West Hartford, CT, U.S.A. – When Bristow, a former slave in Colonial America,
finished signing his will that deeded his property to his former owners, he
probably never imagined that nearly 200 years later, a middle school band would
perform music in his name.
But that’s exactly what happened.
Composer David Macbride honors Bristow in a new work, Bristow: A Life,
which the Bristow Middle School’s seventh and eighth grade band premiered last
Bristow’s inspiring story of rising from slavery to being a landowner and a free
man was the reason the new middle school in my town, Bristow Middle School, was
named for him.
Bristow: A Life,
was written for the school’s seventh and eighth grade band to play in the spring
concert of my eighth grade year.
It’s an unusual piece. It has narration and is written in a contemporary style.
It’s nothing like the marches, pop tunes or classical work that my band
Macbride’s composition begins with “Middle Passage,” which tells the story of
Bristow’s horrific journey from Africa to America. There’s a haunting melody and
the sound of chains and other unusual percussion.
The second part, “Manumission,” begins with the narration of the legal papers
that secured Bristow’s freedom. Listeners hear the sound of clinking coins.
Kiernan Majerus-Collins playing trumpet during premiere of
Bristow: A Life.
The final section is peaceful. Called “Life and Will,” Macbride notes in the
music that it should be played “slowly floating, never rushed.” The composition
ends with a ringing chime, which is allowed to fade into the distance.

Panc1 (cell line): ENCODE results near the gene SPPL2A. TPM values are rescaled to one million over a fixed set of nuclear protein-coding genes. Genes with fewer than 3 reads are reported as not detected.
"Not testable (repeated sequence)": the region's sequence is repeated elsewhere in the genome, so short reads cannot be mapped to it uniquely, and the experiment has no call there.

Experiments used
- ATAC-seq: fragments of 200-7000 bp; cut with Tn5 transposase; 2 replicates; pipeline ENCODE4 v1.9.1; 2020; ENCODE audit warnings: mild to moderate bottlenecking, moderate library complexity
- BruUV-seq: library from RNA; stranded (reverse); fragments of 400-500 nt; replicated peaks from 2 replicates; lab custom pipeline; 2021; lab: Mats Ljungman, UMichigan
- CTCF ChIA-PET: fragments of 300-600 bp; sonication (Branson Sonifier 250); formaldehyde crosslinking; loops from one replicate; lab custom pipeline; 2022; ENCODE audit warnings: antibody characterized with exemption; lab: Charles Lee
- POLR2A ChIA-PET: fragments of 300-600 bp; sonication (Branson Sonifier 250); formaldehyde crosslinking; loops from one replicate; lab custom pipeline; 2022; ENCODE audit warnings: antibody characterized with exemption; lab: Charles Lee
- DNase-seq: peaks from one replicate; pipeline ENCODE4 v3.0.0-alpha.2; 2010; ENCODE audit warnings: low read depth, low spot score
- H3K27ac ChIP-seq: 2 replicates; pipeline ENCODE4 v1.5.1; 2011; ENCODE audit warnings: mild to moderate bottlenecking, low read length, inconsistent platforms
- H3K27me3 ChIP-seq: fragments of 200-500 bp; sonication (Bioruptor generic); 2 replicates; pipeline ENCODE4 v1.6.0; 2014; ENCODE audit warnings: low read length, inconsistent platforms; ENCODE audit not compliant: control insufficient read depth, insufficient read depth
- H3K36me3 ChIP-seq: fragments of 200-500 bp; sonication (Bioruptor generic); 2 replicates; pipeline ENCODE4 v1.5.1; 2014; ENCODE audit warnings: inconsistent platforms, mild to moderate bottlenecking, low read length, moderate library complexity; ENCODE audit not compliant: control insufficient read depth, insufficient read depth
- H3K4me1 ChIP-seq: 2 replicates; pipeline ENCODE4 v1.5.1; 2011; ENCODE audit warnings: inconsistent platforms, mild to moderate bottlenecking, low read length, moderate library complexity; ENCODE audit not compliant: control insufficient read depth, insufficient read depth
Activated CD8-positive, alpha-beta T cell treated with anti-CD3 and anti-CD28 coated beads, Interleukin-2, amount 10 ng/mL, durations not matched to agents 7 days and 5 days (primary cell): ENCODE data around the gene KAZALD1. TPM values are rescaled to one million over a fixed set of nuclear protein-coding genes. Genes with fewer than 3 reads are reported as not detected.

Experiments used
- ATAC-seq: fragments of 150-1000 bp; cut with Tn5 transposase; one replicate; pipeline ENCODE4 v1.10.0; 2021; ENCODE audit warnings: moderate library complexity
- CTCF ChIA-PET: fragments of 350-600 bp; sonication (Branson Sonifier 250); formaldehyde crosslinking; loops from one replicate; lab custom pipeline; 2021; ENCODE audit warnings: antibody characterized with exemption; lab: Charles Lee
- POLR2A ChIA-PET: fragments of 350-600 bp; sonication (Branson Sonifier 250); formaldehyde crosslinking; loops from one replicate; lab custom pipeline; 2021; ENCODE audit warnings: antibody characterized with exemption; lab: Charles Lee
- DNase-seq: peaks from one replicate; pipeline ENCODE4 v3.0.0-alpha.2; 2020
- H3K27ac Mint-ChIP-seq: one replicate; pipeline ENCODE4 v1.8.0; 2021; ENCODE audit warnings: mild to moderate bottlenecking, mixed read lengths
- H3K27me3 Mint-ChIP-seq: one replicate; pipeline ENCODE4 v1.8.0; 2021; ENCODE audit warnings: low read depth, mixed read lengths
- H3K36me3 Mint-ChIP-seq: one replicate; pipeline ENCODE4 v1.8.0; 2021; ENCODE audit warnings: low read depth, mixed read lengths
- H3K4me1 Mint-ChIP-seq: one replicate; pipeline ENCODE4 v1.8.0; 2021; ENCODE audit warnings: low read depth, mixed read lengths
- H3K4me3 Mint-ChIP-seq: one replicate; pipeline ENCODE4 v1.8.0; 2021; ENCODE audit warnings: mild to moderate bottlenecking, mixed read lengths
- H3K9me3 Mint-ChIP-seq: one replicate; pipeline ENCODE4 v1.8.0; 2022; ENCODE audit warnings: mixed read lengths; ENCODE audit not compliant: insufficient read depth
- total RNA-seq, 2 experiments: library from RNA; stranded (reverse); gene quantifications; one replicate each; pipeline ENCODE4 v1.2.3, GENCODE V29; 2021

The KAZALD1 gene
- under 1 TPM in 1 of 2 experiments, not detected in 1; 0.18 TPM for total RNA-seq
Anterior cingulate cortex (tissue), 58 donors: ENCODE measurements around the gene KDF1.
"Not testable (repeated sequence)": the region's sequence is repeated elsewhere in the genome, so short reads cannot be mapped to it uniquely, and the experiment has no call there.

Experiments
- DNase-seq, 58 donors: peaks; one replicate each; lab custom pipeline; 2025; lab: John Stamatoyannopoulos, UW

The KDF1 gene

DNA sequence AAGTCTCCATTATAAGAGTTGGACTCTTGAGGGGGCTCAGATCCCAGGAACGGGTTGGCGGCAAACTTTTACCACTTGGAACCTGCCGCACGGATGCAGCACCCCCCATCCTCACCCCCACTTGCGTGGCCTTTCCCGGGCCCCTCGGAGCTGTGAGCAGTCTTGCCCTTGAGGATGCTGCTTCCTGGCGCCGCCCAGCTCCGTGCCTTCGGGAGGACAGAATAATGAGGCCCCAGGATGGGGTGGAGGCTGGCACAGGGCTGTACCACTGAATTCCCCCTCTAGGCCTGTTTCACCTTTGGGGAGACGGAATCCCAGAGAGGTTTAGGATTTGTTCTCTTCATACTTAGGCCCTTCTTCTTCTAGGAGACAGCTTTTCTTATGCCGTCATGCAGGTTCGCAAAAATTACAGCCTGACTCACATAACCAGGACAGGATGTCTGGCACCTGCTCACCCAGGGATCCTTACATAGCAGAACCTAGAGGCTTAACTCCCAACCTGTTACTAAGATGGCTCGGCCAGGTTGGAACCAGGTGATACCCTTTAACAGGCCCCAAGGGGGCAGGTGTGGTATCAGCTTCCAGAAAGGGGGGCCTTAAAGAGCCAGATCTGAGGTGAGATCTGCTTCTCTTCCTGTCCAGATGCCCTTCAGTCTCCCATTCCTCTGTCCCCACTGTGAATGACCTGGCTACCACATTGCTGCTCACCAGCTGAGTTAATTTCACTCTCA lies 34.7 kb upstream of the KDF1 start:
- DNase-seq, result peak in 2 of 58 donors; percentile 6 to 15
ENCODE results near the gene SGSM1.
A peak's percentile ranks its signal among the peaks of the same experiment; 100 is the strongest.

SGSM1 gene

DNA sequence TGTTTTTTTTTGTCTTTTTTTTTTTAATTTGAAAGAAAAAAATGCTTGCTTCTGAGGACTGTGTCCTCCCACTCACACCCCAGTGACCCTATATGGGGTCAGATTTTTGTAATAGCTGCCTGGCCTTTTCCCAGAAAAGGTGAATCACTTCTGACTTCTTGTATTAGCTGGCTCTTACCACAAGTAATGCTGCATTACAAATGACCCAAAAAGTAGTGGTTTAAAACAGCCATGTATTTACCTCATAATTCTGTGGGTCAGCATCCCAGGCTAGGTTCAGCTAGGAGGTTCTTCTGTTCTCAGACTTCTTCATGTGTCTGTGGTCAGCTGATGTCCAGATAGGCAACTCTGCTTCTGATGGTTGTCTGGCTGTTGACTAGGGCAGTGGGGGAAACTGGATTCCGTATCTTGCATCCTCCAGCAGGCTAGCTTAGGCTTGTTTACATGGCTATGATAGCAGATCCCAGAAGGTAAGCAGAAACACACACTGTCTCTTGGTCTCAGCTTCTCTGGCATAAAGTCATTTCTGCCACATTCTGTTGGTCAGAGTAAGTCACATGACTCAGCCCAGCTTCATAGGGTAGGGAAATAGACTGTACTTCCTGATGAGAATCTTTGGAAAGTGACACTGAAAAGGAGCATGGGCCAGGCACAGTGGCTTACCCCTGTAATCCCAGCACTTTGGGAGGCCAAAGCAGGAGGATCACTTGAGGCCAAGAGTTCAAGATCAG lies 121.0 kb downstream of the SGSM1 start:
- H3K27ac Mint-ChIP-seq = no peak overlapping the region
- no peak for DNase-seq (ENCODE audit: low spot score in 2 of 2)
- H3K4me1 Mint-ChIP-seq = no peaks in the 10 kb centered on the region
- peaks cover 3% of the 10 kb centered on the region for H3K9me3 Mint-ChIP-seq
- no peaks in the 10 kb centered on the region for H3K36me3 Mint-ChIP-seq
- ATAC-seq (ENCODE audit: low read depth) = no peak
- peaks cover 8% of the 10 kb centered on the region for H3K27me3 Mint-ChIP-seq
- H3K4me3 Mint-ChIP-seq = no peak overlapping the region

Performing the world premiere of Bristow: A Life was an honor and an
extraordinary opportunity for the band, but we had some trouble learning it
because of its unusual meter and harmonics.
Our director, Clifford Schofer, rehearsed Bristow: A Life one measure at
It was excruciating, and not until the final afterschool rehearsal did I really
think much of the piece.
But upon hearing it that day, I knew what Macbride had intended for it to sound
like, and I really enjoyed playing and listening to it.
Macbride, a distinguished composition professor at the Hartt School at the
University of Hartford, was at the rehearsal, listening and giving suggestions
for how to make it closer to the piece he had written.
I was very nervous at that rehearsal because the piece starts with a trumpet
solo, and as the principal trumpet player at Bristow, it was my job to play it,
and another solo at the end.
I knew the solo backwards and forwards, and even if I hit the wrong partial,
almost no audience member – except Macbride – would have known. However, I
wanted it to sound right, and that night I was especially worried.
But it went perfectly. Our band played it the best we ever had, and for the
first time in my memory, a West Hartford middle school band received a standing
ovation. After the concert, the band listened to a recording of the piece, which
turned out to be the overriding favorite.
This was ironic because most kids – even Macbride’s daughter, Alma, a terrific
flute and clarinet player in the band – really didn’t “like” the piece.
Schofer of course, said they just didn’t “understand” it.
It is difficult music to understand, but once you do, it is a meaningful and
thought-provoking piece. It was exciting to be part of it.